(1) Put all your gear (including equivalent in weight and bulk of a week's food) in a box. Take the box to the store. Try a bunch of different packs with the gear loaded inside. Remember that the clothing you wear while hiking (in good weather) and your trekking poles will not be in the pack (unless it's "Naked Hiker Day").
(2) Put all your gear in a box (see above), but be sure the box is rectangular. Pack so the top surface is flat. Use tape measurement to find length, width, height. Calculate the volume by multiplying the three as we learned in school. A liter is approximately 60 cubic inches (not exact, but close enough). Do remember, though, that not all pack volumes are standard, so you will still have to try the gear in the pack. If you are ordering a pack, have the gear ready to put in the pack when it arrives, load it up, adjust and take an hour or two (preferably two) hike around the house. Boring, but helps you decide whether or not the pack is a "keeper."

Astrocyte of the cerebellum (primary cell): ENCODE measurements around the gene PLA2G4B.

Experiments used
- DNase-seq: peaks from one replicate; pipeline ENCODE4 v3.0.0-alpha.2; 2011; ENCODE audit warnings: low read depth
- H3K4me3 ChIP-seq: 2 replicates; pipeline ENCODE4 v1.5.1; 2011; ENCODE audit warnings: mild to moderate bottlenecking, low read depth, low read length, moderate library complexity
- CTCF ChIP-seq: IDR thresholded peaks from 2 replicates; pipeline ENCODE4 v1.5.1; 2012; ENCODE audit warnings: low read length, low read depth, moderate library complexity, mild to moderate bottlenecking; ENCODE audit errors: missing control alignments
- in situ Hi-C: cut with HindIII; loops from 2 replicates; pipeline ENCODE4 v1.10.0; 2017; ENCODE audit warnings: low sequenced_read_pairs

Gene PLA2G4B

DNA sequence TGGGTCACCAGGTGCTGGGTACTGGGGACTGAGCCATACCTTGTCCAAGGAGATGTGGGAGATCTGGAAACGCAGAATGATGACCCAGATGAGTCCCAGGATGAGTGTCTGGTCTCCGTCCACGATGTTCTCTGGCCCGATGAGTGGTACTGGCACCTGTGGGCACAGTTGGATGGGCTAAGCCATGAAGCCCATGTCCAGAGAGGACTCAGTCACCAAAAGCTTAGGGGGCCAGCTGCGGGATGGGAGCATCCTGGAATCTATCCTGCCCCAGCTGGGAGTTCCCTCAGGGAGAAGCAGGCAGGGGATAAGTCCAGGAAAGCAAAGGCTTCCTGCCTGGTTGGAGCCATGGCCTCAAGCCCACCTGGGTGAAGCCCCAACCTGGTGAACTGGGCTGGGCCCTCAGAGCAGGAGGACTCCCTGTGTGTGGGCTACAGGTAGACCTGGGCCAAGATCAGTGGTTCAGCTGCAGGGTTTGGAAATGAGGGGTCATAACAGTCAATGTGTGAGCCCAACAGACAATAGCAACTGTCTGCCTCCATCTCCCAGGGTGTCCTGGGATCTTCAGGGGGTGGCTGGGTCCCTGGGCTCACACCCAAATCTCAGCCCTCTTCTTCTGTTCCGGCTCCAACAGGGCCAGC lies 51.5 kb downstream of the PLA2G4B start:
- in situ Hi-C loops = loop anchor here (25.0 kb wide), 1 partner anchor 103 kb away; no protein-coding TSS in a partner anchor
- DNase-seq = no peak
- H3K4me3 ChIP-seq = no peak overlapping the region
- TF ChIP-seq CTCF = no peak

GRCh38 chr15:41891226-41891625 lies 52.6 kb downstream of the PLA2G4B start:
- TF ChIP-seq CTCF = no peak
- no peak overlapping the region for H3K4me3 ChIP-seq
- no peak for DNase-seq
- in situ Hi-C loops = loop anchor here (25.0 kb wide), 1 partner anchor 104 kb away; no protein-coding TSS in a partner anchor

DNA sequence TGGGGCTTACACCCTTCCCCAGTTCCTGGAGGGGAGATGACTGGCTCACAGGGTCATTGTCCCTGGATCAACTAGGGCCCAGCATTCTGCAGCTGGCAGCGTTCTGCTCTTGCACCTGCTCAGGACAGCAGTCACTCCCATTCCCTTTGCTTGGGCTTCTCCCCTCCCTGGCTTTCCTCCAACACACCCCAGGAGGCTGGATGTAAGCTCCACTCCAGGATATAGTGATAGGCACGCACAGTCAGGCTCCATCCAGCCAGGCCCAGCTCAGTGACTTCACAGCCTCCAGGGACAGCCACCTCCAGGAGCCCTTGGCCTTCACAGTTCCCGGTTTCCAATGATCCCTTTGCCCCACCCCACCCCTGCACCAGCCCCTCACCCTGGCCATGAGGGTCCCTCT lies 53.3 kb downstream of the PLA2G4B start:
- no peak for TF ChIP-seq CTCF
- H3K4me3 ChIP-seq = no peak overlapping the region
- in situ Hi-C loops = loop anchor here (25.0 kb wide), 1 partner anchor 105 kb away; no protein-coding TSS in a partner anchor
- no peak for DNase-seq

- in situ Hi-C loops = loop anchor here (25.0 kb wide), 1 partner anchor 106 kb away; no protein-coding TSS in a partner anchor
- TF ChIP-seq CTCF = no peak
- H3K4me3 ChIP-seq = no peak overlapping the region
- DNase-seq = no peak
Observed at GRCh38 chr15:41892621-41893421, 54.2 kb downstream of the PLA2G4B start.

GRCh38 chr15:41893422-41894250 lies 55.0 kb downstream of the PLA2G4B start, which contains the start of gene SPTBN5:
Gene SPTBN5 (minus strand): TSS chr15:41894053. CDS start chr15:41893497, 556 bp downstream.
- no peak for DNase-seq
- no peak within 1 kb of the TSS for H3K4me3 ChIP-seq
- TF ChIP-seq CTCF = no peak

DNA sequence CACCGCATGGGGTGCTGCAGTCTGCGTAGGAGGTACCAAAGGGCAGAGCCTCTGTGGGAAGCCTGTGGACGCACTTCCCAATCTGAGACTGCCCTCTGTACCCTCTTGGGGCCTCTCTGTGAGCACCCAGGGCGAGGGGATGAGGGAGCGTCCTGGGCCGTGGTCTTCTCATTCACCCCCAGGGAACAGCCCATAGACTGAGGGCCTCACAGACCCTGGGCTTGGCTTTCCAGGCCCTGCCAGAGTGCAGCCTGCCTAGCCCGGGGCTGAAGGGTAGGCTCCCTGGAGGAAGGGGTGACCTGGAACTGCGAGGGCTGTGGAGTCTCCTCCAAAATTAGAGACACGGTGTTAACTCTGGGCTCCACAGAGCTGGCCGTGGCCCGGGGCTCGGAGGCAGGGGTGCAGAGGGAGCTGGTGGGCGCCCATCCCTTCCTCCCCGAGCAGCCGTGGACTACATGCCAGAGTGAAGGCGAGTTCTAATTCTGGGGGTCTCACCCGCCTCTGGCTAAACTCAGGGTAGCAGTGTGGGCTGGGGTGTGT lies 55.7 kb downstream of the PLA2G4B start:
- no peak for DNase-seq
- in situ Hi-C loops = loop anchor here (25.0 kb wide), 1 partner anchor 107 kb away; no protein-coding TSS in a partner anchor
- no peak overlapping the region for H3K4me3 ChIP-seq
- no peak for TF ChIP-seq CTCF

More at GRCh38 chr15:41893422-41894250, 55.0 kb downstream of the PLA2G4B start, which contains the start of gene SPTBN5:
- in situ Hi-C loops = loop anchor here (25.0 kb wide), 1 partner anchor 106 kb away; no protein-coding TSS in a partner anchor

Weight is also important; most manufacturers show on their websites the maximum weight suggested for their packs. Remember that this is total pack weight, including, fuel, food, water and the pack. IMHO, subtract 5 pounds.